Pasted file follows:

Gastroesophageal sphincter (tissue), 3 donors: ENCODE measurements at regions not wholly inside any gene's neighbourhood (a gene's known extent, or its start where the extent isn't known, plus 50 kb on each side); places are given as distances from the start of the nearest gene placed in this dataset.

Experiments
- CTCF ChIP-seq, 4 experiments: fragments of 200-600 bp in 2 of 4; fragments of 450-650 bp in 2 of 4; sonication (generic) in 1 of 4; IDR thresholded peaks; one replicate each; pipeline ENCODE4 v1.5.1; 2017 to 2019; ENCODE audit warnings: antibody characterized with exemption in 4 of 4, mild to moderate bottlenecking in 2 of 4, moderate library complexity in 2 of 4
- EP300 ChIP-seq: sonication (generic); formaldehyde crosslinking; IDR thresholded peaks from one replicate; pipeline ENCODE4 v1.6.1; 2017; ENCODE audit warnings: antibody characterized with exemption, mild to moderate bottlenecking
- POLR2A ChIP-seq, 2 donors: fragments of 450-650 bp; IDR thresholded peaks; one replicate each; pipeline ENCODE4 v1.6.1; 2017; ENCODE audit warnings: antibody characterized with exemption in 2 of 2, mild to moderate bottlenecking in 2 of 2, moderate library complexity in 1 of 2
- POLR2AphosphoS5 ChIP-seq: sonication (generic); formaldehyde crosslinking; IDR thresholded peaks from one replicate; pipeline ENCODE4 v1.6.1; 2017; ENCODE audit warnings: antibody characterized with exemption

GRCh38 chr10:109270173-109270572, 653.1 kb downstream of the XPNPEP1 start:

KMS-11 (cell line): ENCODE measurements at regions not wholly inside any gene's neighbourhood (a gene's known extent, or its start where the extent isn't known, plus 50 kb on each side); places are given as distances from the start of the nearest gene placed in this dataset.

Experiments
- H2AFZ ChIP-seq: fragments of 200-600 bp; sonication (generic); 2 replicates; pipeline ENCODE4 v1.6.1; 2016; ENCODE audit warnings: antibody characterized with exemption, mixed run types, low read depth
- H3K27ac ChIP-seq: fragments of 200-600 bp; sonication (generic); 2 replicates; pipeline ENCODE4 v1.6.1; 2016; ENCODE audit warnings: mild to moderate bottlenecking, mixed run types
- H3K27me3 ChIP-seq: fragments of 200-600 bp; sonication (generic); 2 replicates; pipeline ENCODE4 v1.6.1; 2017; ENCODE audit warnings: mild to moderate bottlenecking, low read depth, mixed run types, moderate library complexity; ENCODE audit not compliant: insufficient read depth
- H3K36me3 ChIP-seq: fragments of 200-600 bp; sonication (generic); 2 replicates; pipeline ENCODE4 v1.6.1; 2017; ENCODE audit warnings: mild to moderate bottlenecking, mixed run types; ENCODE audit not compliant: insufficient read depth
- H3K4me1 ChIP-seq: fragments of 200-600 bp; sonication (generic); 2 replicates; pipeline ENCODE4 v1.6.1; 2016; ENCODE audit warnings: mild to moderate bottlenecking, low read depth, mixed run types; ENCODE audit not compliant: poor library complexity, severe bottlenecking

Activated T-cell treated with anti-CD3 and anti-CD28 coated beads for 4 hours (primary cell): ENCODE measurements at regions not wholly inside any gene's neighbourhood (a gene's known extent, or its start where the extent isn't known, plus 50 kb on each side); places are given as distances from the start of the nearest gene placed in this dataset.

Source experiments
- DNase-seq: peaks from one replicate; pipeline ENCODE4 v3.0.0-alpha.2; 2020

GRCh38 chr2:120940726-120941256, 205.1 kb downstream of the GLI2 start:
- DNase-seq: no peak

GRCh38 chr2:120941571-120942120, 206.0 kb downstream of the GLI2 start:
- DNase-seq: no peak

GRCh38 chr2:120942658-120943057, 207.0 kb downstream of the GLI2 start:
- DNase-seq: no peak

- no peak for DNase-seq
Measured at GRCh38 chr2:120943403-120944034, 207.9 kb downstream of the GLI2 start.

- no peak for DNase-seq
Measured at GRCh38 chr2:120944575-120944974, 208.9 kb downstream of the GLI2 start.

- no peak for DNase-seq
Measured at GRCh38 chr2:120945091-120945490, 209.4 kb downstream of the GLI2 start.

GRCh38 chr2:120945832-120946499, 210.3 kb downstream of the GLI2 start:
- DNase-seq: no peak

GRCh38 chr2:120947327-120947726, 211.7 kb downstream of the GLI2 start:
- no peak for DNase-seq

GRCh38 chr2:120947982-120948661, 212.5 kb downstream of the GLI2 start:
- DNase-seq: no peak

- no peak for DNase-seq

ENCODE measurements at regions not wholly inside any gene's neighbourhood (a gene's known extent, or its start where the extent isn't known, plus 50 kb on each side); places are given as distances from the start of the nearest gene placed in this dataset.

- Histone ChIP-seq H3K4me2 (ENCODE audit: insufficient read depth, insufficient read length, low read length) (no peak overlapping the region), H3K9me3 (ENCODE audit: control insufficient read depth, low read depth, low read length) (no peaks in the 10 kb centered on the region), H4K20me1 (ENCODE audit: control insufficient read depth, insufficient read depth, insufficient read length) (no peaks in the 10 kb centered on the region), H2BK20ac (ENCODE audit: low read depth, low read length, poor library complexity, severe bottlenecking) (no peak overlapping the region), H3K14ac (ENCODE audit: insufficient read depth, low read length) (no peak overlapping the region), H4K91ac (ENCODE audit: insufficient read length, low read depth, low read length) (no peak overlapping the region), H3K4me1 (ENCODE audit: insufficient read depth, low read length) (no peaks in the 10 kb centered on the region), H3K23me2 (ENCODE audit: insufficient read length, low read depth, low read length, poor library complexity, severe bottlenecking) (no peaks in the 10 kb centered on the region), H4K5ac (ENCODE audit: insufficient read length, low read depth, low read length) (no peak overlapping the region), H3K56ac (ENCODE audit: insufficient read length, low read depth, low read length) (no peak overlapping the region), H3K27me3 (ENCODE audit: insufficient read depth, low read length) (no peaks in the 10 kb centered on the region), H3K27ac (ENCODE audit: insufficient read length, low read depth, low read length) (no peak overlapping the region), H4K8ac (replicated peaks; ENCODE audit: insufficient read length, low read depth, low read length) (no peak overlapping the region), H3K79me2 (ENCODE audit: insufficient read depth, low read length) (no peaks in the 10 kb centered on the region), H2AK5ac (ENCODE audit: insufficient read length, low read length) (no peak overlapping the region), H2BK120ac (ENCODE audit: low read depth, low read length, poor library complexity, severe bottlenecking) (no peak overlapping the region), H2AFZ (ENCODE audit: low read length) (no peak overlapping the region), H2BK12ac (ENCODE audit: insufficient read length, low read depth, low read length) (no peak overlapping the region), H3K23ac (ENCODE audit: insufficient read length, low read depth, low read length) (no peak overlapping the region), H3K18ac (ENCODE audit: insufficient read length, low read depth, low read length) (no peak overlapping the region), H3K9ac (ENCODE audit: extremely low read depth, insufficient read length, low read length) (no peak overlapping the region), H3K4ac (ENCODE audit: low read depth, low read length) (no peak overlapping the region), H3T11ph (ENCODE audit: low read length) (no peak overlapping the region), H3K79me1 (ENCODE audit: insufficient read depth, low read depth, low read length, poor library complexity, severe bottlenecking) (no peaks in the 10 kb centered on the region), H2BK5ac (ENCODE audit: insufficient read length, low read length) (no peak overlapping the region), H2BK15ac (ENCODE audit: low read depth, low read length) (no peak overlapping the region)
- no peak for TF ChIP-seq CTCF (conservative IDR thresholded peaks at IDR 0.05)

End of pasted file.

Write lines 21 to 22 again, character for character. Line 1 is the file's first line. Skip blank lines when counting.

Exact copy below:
- DNase-seq: no peak

GRCh38 chr2:120942658-120943057, 207.0 kb downstream of the GLI2 start: